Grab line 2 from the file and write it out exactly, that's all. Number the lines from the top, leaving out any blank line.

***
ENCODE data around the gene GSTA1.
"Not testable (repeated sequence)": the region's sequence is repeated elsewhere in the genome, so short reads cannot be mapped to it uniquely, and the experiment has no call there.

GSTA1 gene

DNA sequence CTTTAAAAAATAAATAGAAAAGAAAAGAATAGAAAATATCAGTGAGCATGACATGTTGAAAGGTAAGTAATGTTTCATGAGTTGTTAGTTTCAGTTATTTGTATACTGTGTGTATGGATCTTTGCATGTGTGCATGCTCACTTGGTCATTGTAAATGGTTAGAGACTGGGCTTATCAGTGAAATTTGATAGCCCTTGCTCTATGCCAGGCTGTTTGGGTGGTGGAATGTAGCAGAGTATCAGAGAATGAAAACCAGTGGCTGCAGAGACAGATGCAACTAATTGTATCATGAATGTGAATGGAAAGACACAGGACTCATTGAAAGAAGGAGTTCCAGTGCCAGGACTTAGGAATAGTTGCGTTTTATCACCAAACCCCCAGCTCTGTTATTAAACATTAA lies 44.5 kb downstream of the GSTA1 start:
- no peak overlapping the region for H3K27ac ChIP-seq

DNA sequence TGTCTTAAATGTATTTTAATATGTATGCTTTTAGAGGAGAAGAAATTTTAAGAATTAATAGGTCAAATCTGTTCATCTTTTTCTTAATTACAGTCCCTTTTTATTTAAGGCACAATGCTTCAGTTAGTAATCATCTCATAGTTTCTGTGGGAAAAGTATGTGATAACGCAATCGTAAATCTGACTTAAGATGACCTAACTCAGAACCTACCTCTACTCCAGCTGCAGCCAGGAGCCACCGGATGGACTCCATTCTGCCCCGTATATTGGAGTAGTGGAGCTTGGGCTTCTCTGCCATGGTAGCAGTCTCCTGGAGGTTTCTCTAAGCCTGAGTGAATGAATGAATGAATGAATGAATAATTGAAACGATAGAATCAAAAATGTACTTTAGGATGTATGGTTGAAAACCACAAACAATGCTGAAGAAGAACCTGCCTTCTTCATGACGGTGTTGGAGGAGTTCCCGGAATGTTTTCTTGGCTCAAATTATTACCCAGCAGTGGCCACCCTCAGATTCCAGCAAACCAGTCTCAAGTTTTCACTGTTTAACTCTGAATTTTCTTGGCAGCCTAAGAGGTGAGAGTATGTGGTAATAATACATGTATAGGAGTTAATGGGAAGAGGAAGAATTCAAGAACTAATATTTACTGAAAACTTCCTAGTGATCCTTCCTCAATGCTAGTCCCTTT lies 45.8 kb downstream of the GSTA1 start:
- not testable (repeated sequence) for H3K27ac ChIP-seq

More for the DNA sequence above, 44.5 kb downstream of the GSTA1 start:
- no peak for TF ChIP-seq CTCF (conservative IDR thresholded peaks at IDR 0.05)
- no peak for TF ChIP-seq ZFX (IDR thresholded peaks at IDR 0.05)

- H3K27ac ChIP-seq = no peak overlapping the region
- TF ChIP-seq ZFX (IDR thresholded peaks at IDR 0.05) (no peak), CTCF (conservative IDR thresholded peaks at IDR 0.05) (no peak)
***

"Not testable (repeated sequence)": the region's sequence is repeated elsewhere in the genome, so short reads cannot be mapped to it uniquely, and the experiment has no call there.